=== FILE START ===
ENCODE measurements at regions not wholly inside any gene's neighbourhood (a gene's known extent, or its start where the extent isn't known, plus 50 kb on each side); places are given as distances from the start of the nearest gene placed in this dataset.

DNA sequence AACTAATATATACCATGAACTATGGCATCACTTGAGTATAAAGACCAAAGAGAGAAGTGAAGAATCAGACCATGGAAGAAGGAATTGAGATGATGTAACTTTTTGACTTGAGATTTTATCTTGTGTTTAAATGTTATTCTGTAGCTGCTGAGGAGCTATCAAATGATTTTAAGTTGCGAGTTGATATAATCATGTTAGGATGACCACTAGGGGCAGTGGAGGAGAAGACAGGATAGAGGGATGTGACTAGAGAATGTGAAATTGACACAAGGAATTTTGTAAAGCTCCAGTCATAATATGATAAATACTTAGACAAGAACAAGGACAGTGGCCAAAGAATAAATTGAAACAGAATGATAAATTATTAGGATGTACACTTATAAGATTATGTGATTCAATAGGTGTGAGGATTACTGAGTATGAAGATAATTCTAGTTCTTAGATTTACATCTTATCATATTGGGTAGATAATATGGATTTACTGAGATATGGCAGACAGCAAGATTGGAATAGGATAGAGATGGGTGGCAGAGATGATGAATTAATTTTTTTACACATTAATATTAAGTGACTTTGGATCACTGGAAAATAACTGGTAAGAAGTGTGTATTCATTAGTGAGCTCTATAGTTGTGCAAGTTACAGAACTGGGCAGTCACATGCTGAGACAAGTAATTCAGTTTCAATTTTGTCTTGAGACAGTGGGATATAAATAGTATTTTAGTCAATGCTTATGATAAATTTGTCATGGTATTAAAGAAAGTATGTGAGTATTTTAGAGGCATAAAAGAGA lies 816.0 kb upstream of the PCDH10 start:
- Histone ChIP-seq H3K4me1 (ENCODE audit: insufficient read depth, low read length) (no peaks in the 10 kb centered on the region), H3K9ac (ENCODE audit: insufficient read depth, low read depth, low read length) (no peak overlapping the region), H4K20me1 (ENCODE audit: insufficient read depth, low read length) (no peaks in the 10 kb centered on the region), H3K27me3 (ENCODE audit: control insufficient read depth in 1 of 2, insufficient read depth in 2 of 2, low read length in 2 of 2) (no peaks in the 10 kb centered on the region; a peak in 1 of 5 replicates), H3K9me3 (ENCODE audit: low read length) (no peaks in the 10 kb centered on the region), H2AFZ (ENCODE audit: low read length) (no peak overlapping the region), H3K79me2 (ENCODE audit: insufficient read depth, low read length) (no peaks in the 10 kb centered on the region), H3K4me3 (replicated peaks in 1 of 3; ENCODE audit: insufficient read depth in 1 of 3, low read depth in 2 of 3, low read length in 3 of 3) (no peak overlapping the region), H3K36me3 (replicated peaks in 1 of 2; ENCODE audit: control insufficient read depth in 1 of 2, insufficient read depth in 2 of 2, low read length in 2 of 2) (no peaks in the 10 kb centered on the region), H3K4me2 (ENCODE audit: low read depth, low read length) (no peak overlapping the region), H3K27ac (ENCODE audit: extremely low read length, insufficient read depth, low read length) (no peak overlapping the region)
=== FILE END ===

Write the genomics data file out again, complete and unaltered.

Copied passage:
ENCODE measurements at regions not wholly inside any gene's neighbourhood (a gene's known extent, or its start where the extent isn't known, plus 50 kb on each side); places are given as distances from the start of the nearest gene placed in this dataset.

DNA sequence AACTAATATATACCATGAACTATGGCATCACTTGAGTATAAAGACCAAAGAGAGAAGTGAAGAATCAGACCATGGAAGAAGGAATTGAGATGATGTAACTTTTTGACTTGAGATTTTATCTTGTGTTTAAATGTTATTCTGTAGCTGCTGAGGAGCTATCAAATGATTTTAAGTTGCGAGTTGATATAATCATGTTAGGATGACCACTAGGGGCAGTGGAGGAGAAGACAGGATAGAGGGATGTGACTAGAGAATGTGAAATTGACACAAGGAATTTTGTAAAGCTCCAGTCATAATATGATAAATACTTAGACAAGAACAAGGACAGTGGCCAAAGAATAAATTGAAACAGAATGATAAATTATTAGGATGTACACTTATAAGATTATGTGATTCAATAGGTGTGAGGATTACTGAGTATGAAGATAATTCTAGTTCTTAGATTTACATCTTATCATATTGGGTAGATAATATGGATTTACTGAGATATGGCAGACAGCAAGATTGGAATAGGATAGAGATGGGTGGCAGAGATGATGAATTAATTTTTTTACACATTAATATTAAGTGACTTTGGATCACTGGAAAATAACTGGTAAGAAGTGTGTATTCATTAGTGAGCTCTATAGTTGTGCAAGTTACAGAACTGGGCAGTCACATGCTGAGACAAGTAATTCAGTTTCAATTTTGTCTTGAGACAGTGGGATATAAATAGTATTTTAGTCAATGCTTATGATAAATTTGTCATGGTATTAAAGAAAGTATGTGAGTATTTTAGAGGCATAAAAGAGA lies 816.0 kb upstream of the PCDH10 start:
- Histone ChIP-seq H3K4me1 (ENCODE audit: insufficient read depth, low read length) (no peaks in the 10 kb centered on the region), H3K9ac (ENCODE audit: insufficient read depth, low read depth, low read length) (no peak overlapping the region), H4K20me1 (ENCODE audit: insufficient read depth, low read length) (no peaks in the 10 kb centered on the region), H3K27me3 (ENCODE audit: control insufficient read depth in 1 of 2, insufficient read depth in 2 of 2, low read length in 2 of 2) (no peaks in the 10 kb centered on the region; a peak in 1 of 5 replicates), H3K9me3 (ENCODE audit: low read length) (no peaks in the 10 kb centered on the region), H2AFZ (ENCODE audit: low read length) (no peak overlapping the region), H3K79me2 (ENCODE audit: insufficient read depth, low read length) (no peaks in the 10 kb centered on the region), H3K4me3 (replicated peaks in 1 of 3; ENCODE audit: insufficient read depth in 1 of 3, low read depth in 2 of 3, low read length in 3 of 3) (no peak overlapping the region), H3K36me3 (replicated peaks in 1 of 2; ENCODE audit: control insufficient read depth in 1 of 2, insufficient read depth in 2 of 2, low read length in 2 of 2) (no peaks in the 10 kb centered on the region), H3K4me2 (ENCODE audit: low read depth, low read length) (no peak overlapping the region), H3K27ac (ENCODE audit: extremely low read length, insufficient read depth, low read length) (no peak overlapping the region)